Music on Soundcloud is not automatically cleared for use on YouTube, etc. You need to do your homework and find songs that are free to use. They’ll either be under an appropriate creative commons license or have express permission from the artist.
We personally use Epidemic Sound. We love how you can choose individual stems, as well as the full mix, of a song, and use this feature a lot. Use our link for a 60 day free trial and see what you think!
It can take time to trawl through all the options, listening to endless songs before you find the right one. But when you hear that perfect beat, it’s all worth it.
You’ve shot your footage, chosen the perfect music and imported it into your editing software. Now it’s time to finally make an awesome travel video.
If you want to keep your audience engaged (which you do, obviously) you need to keep your edit snappy and innovative. Your music and visual content should go hand in hand.
First, make it snappy.
Cut your clips to the beat of the track so that what you see and hear is perfectly in sync. Then mix it up so it doesn’t get predictable. Every so often, shift the rhythm of your cuts to the off-beat. If the tempo changes, reflect this in your edit. For example, fast paced cuts to match an epic beat drop, or a slow motion shot during a lull between beats. Your clips should be short and punchy, continually moving the story on. Long, drawn out shots are boring and your audience will quickly lose interest.
Now, it’s time to get innovative.
Once you’ve mastered cutting to the beat and creating a snappy pace, get innovative with other effects. For inspiration, look to other travel videos out there that you enjoy watching. Use these as learning tools. Pick a sequence or effect that you like and figure out how to re-create this in your own video edits. Keep it simple at first, developing your skills one at a time.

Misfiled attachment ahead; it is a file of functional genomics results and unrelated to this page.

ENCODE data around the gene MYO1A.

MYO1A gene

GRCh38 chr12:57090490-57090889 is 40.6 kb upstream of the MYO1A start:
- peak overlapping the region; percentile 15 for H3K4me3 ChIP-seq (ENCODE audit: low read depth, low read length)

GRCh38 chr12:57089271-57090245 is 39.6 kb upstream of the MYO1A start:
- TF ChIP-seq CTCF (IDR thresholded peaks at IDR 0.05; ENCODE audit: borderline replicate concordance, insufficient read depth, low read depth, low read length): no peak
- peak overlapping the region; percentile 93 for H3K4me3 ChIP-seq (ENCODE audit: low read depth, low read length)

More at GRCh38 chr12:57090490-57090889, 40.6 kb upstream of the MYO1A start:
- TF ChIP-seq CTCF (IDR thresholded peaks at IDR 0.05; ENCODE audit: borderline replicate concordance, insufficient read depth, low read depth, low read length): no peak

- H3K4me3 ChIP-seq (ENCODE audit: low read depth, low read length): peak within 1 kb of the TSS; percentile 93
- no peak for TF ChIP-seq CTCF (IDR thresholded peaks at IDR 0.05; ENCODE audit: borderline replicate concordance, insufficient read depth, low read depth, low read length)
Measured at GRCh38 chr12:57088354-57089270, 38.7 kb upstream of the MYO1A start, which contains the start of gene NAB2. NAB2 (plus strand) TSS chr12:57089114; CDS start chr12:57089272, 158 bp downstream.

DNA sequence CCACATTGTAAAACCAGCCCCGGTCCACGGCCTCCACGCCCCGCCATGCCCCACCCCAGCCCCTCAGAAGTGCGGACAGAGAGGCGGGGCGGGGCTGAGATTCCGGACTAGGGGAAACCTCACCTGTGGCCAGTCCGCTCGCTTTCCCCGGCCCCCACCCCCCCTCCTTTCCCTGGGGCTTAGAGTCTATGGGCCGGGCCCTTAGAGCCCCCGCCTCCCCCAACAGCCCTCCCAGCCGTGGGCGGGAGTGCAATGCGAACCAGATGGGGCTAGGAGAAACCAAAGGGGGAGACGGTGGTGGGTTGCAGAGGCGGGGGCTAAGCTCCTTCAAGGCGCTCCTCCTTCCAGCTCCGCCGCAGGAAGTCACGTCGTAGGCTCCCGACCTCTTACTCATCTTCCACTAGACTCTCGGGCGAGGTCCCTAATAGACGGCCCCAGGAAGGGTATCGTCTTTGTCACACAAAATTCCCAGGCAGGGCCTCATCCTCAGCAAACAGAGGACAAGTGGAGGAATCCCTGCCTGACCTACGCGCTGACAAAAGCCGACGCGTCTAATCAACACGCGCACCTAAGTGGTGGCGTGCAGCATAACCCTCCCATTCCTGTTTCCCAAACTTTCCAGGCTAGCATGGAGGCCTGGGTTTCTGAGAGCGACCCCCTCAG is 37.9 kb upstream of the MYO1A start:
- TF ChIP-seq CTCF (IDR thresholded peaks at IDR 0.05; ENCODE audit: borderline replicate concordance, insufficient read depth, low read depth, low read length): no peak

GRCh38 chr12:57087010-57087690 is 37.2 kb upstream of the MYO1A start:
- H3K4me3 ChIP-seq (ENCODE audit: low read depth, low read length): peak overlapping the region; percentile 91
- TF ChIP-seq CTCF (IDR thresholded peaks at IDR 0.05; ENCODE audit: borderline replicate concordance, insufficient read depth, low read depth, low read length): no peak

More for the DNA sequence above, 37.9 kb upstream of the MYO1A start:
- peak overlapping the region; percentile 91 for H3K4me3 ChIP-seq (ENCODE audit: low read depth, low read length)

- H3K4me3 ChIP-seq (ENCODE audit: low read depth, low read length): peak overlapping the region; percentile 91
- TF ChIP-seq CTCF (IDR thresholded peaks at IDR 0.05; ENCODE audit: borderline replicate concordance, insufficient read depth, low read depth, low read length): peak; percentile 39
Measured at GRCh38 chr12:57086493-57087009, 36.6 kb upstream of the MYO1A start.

Set yourself achievable goals. Don’t expect to be editing something like JR Alli’s Egypt video straight off the bat. Some of the videos I love and have learned different techniques from are Because We Camp’s Thailand and Porto videos, Nico’s Seoul Cinematic and Guilin videos, and pretty much all of Brandon Li’s short films. Ultimately, your goal should be to combine various effects to create your own unique style – a style that will keep your audience coming back and wanting more.
If you really want to engage your viewer, drawing them into the heart of the destination you’re portraying on screen, then sound effects (SFX) are crucial.
So often this is the one element of otherwise great travel videos that’s missing. The absence of the right SFX can leave the audience feeling disconnected from what they’re seeing.
When we travel, all our senses are heightened, excited by new smells, tastes, sights and sounds. By incorporating real life sounds into your travel videos, you can convey those sensations and heighten the emotional response of your audience.
Great sound editing can be used to wonderfully dramatic effect, like in the Egypt or Porto videos mentioned above. As a viewer you feel like you’re there, experiencing every moment alongside the filmmaker.
That’s how powerful SFX are. But you’ve got to get them right.
You want your sound editing to be crisp and clear, enhancing your visual content, not distracting from it.
The best way to achieve this is by using a directional mic at the point of filming. Something like the Rode VideoMic Pro will capture the exact audio you want to focus on, and none of the annoying background noise.
Alternatively, you can find SFX that match your clips. Download them and line them up with the footage on your timeline. YouTube has an entire sound effects library, or you can search on sites like Freesound or Zapsplat. It can be fun playing around with different sounds. Layer them on top of one another and create the perfect atmosphere that’ll really bring your video to life.
The list of free sound effects in the Youtube Audio Library is pretty extensive
The list of free sound effects in the
Youtube Audio Library is pretty extensive
We hope you’ve found these tips useful for learning how to edit great travel videos of your own. You can connect with us on YouTube where we’d love to check out your work!
*Some of the links in this post are affiliate links – if you purchase a product or service via these links, we may earn a small commission at no extra cost to you. This helps offset the cost of running this blog and keeps us travelling so that we can continue to produce great content for you. We greatly appreciate your support!*